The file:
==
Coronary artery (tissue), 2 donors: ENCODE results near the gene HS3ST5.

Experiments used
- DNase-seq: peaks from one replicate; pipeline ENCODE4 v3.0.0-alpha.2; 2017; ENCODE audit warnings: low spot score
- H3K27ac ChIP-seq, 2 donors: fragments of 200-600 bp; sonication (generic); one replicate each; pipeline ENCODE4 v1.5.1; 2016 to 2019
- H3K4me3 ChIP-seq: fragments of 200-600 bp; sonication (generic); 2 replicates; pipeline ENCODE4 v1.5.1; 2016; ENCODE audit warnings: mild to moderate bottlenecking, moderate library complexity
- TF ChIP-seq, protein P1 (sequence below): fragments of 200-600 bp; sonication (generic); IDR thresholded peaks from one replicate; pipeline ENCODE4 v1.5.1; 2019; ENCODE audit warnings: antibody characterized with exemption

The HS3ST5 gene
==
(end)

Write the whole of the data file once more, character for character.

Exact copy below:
Coronary artery (tissue), 2 donors: ENCODE results near the gene HS3ST5.

Experiments used
- DNase-seq: peaks from one replicate; pipeline ENCODE4 v3.0.0-alpha.2; 2017; ENCODE audit warnings: low spot score
- H3K27ac ChIP-seq, 2 donors: fragments of 200-600 bp; sonication (generic); one replicate each; pipeline ENCODE4 v1.5.1; 2016 to 2019
- H3K4me3 ChIP-seq: fragments of 200-600 bp; sonication (generic); 2 replicates; pipeline ENCODE4 v1.5.1; 2016; ENCODE audit warnings: mild to moderate bottlenecking, moderate library complexity
- TF ChIP-seq, protein P1 (sequence below): fragments of 200-600 bp; sonication (generic); IDR thresholded peaks from one replicate; pipeline ENCODE4 v1.5.1; 2019; ENCODE audit warnings: antibody characterized with exemption

The HS3ST5 gene